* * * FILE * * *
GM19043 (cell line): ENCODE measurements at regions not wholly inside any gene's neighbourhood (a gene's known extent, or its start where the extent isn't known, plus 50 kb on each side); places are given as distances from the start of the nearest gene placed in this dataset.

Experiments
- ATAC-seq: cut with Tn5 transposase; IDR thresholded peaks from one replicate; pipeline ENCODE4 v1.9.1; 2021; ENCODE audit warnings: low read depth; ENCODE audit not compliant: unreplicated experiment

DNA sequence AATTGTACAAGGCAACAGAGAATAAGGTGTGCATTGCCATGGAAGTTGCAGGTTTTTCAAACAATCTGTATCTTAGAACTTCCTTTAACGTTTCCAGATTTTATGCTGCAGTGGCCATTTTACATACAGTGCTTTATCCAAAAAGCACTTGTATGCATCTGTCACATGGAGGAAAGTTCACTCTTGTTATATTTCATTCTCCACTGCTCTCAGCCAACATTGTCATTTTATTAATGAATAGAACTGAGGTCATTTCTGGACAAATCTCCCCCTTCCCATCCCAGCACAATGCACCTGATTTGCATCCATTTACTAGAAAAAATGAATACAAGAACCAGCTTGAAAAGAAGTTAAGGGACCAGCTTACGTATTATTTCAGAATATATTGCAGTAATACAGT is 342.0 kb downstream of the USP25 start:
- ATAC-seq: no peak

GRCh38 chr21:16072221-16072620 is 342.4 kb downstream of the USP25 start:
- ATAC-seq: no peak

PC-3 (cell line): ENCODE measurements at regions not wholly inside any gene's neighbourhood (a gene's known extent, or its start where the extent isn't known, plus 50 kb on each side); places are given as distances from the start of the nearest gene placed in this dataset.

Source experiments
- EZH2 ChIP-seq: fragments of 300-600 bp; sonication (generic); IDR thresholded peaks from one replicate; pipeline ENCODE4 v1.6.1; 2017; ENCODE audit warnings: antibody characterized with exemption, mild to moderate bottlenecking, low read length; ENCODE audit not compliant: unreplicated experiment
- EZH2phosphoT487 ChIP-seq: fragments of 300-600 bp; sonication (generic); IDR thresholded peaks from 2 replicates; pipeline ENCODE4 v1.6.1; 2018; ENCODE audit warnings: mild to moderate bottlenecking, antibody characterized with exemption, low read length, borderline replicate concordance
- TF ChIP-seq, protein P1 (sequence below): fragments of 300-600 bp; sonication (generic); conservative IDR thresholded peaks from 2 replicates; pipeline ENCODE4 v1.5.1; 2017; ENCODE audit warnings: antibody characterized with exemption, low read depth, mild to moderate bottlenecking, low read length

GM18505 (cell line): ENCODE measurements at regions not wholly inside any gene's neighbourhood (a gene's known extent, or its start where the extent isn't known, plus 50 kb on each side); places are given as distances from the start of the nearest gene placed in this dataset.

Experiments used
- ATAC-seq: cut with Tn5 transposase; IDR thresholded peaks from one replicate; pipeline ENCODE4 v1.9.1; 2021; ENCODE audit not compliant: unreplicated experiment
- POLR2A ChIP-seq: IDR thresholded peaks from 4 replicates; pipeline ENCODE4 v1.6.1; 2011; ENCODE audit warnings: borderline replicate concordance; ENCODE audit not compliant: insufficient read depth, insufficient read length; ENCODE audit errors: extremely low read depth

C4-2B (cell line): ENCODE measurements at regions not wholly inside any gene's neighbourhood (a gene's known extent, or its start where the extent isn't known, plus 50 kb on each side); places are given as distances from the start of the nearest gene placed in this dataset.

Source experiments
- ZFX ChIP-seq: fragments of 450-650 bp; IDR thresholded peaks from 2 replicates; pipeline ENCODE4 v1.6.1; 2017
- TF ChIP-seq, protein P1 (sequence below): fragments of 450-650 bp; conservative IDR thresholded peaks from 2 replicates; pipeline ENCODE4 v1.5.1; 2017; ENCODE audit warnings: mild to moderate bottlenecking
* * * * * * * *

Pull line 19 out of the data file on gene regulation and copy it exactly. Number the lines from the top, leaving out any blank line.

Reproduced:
- ZFX ChIP-seq: fragments of 450-650 bp; IDR thresholded peaks from 2 replicates; pipeline ENCODE4 v1.6.1; 2017